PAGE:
Basically, social mobility means a change in position within the social hierarchy. It is a person’s movement over time from one class to another. In other words, social mobility stands for change in the position of an individual or a group of individuals from one status to another.
Societies differ in the extent to which social mobility is permitted. Some societies are based on closed class systems in which movement from one class to another is nearly impossible. In a caste system, for example, mobility is strictly limited by the circumstances of one’s birth. At the other extreme are open class systems in which class system placement is based on individual achievement rather than ascription.
There are mainly four types of social mobility:
- Horizontal mobility: occurs within the same status category.
- Vertical Mobility: involves moving from one social position to another, which may be upward or downward mobility.
- Intergenerational Mobility: occurring between generations, such as when a child rises above the class of his or her parents.
- Intragenerational Mobility: occurring within a generation, such as when an individual changes class because of business success.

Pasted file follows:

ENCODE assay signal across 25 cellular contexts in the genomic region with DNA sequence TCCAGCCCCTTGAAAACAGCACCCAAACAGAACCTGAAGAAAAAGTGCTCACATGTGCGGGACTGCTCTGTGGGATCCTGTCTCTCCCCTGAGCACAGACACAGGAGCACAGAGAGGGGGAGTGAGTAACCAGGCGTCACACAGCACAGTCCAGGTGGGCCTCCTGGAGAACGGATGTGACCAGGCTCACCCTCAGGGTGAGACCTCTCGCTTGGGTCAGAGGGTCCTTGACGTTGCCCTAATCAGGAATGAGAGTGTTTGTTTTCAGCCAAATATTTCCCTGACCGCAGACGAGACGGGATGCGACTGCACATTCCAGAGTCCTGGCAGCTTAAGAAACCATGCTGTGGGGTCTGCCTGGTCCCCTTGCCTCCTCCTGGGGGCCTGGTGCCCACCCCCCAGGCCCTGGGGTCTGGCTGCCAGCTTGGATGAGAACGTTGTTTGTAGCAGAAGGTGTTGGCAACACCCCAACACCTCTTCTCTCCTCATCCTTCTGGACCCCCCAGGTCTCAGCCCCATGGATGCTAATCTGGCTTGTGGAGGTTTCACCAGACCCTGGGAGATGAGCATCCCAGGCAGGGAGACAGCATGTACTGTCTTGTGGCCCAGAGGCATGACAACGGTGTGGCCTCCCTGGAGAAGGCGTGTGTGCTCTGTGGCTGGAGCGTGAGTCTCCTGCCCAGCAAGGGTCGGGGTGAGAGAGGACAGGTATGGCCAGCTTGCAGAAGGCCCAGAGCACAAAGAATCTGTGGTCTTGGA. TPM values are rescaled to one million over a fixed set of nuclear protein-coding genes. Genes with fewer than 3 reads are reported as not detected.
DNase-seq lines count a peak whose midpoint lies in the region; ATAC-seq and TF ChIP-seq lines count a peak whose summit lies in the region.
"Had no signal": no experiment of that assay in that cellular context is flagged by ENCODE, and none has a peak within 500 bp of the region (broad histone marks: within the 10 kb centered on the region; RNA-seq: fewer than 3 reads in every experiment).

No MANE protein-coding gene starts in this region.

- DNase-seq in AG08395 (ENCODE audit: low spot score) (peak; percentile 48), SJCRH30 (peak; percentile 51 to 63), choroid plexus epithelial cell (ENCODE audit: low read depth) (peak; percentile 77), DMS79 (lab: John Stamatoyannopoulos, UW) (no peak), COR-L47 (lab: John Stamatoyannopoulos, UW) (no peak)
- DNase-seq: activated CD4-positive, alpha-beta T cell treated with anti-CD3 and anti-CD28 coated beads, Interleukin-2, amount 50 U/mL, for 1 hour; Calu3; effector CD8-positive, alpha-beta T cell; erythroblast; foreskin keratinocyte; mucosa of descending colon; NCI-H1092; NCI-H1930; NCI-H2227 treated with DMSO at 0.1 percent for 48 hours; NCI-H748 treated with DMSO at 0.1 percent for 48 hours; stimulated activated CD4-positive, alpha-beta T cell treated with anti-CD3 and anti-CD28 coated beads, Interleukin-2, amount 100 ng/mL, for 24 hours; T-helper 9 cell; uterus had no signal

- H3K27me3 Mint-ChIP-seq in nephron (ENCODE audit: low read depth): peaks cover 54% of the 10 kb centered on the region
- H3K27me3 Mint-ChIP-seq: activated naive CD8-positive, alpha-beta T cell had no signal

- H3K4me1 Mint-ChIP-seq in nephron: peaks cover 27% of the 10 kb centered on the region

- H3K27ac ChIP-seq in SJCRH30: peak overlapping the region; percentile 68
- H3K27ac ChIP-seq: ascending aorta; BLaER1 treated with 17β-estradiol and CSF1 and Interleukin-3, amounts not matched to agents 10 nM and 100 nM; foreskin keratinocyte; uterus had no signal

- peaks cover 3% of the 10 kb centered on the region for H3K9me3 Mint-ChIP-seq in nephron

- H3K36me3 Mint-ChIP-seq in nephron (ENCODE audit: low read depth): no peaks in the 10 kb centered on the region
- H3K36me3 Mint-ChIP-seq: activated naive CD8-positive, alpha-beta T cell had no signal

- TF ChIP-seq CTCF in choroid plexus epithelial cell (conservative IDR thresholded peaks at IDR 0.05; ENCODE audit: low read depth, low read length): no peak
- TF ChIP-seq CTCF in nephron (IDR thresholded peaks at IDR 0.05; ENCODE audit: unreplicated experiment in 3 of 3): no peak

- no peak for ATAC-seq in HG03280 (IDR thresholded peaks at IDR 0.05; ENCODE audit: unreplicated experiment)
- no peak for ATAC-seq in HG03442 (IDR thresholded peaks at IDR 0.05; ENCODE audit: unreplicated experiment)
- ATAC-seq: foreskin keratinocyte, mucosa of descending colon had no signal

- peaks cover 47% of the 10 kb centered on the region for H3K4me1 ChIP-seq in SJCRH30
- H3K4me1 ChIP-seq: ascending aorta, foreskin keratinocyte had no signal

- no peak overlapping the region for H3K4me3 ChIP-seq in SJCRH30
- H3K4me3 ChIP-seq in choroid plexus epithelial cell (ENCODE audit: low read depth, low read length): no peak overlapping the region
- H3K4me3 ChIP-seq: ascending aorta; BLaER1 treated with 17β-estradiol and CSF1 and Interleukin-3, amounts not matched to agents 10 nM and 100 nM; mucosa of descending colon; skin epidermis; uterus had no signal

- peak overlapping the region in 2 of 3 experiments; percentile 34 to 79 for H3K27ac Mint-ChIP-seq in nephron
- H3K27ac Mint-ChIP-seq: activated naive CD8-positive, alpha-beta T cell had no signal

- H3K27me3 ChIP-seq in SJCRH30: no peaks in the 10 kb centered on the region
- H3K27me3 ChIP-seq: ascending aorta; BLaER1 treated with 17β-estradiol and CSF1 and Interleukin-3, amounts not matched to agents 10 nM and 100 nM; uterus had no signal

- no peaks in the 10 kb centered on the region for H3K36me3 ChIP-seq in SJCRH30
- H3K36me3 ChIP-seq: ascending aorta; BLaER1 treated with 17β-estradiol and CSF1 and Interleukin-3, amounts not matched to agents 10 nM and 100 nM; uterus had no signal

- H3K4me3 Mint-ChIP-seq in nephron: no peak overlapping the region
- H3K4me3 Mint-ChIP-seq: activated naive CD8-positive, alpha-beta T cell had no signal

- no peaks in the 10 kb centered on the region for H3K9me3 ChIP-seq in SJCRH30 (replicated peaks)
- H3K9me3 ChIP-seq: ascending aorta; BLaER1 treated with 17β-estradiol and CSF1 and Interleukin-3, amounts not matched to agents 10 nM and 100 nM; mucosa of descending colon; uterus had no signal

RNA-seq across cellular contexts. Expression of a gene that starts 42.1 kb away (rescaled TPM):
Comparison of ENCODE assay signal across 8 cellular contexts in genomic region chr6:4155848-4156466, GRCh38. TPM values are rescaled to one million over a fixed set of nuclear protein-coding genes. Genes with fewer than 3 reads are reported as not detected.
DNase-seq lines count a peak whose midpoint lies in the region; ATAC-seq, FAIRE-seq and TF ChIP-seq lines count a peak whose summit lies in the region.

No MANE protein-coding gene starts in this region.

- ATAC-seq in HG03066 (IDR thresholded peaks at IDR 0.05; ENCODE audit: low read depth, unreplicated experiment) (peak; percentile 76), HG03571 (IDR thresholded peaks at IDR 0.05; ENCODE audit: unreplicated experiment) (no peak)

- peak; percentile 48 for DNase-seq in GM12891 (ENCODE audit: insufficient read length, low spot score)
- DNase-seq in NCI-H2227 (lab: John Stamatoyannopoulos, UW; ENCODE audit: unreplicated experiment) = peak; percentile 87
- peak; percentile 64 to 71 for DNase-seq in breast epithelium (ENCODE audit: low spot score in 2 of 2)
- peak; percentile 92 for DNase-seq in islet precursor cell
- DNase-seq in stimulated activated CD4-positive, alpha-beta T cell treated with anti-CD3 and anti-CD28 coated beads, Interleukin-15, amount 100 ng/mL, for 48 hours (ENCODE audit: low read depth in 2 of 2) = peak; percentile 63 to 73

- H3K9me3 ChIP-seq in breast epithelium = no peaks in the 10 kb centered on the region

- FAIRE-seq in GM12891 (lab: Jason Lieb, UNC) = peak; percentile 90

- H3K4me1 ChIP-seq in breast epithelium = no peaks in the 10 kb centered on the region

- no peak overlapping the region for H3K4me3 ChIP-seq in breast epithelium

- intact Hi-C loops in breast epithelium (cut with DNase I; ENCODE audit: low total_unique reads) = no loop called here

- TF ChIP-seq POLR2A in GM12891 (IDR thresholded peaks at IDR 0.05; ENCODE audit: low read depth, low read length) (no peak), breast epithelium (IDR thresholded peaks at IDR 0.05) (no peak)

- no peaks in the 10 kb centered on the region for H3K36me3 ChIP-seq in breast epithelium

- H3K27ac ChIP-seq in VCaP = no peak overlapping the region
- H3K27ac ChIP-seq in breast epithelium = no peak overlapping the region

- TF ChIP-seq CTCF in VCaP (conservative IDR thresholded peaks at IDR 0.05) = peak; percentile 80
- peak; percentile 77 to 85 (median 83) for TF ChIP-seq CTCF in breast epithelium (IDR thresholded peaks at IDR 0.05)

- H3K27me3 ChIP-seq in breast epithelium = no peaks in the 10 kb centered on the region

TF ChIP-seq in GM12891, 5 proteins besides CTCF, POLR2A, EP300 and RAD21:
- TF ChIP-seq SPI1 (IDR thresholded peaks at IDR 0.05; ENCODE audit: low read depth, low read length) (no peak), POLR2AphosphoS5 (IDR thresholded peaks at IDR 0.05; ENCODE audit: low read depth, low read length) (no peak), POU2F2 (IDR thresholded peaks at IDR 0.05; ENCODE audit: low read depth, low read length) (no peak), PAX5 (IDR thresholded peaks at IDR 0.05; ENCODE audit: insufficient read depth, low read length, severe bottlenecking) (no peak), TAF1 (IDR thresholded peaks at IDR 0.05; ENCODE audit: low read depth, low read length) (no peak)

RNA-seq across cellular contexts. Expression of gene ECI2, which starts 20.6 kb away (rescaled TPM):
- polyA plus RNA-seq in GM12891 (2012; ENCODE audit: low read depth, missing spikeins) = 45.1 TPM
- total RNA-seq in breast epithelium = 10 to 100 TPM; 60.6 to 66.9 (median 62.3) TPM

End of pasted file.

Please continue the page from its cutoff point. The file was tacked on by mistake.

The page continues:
Role of Education in Bringing Social Mobility
In the present-day world, a major key to social mobility is education. Education is regarded as the primary channel of mobility.
Education facilitates social mobility. High educational achievement enables one for upward mobility.
Education is highly correlated with income and occupation. The higher the educational level, the more prestigious the occupation, leading to higher annual income. This in turn is associated with property, prestige, social status and power.
Education acts as a mechanism for upward social mobility. In this case, access to education is the key in determining the extent of mobility an individual can aspire in society.
It is through education that in modern India the members of Scheduled Castes and Scheduled Tribes are not only able to change their traditional occupation but have also started occupying jobs of higher prestige.
However, it should be noted that education is a sufficient but not a necessary condition for upward mobility. Besides, education as a facilitator for upward mobility is possible if everyone gets an equal chance for education.